Tumour-induced osteomalacia is a rare paraneoplastic syndrome caused primarily by benign mesenchymal tumors. These tumours typically follow a benign clinical course and local recurrence occurs in less than 5%. We investigated a 49-year-old man with multiply-recurrent mesenchymal phosphaturic tumor. The patient presented with chronic muscle weakness, myalgia and cramps. His medical record included the diagnosis of oncogenic osteomalacia for which he was submitted to tumor resection in the left leg thrice before. Laboratory examination showed hypophosphataemia, hyperphosphaturia, and an elevated serum FGF23 level. Radical surgical approach (amputation to the level of the distal femur) was recommended due to the tumour-size and history of previous recurrences. Complete biochemical and clinical remission, however, was not achieved. Molecular analysis of the tumour cells demonstrated overexpression of growth factor receptors implicated in tumour angiogenesis (PDGFRA, PDGFRB and VEGFR) together with increased expression of FGF23 and PHEX. TIO is usually associated with benign phosphauturic tumours and when identified resection of the tumour leads to complete remission. The underlying pathophysiology of recurrences in these tumours is not known. This is the first report showing increased expression of growth factor receptors in a locally aggressive but histopathologically benign phosphaturic mesenchymal tumour.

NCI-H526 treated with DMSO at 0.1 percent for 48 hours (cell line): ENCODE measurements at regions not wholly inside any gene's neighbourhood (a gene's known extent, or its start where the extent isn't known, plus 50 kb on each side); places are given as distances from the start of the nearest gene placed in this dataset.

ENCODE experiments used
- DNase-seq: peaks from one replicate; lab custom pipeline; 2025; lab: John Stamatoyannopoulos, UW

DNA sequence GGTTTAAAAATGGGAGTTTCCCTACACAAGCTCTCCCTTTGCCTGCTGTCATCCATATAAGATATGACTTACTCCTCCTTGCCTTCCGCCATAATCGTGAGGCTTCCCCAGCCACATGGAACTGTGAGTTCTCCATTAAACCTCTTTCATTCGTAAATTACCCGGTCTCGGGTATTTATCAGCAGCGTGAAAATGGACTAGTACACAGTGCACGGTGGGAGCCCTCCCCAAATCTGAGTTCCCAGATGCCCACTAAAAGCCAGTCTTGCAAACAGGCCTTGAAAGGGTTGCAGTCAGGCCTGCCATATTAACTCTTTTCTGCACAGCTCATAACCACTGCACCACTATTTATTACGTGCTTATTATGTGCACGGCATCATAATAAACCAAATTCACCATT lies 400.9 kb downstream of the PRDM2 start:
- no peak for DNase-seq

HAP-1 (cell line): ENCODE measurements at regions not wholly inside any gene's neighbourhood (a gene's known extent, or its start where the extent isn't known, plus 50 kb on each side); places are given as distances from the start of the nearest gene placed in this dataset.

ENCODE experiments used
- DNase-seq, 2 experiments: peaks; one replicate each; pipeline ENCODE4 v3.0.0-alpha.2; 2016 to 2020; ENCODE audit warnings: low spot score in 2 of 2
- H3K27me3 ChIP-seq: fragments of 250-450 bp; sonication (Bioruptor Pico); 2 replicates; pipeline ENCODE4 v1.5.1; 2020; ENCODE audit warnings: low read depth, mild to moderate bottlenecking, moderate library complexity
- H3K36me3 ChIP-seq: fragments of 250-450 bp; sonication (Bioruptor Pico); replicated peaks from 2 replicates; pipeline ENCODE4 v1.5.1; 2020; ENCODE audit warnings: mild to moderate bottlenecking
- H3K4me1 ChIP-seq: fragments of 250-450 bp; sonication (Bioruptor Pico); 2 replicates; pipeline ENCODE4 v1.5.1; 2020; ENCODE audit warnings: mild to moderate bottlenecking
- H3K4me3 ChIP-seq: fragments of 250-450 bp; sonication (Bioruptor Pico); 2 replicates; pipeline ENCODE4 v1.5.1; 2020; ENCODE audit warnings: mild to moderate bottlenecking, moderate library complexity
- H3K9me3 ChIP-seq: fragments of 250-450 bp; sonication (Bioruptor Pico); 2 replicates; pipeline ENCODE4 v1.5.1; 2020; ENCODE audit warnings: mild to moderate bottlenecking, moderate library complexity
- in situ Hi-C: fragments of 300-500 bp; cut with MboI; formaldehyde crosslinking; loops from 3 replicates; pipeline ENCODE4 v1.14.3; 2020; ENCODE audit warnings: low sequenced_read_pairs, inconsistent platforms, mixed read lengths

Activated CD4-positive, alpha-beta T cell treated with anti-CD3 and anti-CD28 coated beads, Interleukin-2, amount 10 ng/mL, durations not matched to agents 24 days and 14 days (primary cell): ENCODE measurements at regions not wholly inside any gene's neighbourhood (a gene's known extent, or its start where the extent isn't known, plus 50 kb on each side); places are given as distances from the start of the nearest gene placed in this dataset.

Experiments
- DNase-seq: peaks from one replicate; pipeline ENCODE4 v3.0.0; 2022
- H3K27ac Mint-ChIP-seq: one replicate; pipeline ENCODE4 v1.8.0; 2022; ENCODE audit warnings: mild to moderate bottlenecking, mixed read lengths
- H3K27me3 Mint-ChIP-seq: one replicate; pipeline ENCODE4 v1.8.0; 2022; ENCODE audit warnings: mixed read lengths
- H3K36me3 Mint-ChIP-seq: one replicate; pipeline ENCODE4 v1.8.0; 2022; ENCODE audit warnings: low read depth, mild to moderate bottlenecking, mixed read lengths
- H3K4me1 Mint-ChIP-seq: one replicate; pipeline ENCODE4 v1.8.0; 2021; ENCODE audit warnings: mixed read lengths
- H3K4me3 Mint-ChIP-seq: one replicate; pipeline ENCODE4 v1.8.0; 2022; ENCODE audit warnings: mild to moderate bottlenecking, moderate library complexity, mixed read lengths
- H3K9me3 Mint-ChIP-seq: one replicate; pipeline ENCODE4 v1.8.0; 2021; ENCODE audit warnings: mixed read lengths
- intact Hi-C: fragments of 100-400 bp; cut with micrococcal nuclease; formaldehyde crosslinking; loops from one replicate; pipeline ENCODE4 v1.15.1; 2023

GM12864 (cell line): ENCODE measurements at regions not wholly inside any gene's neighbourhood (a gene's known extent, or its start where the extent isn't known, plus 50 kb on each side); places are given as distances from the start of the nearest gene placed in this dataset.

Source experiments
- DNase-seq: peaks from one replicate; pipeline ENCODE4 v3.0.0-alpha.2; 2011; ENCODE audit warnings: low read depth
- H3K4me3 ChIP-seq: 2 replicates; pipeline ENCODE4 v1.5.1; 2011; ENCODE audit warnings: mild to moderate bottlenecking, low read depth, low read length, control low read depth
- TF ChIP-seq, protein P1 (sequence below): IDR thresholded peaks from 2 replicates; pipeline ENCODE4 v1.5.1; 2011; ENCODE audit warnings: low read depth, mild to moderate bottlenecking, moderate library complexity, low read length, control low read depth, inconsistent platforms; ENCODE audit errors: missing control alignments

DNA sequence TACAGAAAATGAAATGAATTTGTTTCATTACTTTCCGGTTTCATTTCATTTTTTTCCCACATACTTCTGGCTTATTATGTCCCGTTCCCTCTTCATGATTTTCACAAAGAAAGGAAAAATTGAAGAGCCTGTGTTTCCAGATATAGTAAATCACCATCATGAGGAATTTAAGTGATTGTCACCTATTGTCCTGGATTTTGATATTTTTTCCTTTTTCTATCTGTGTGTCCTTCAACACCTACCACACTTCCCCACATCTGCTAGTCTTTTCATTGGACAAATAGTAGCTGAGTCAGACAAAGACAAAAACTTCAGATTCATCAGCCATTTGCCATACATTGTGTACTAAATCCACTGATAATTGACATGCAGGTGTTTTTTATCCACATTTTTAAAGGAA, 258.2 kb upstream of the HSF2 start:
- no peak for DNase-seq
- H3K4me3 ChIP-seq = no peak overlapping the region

Disclosure: The authors declared no competing interests.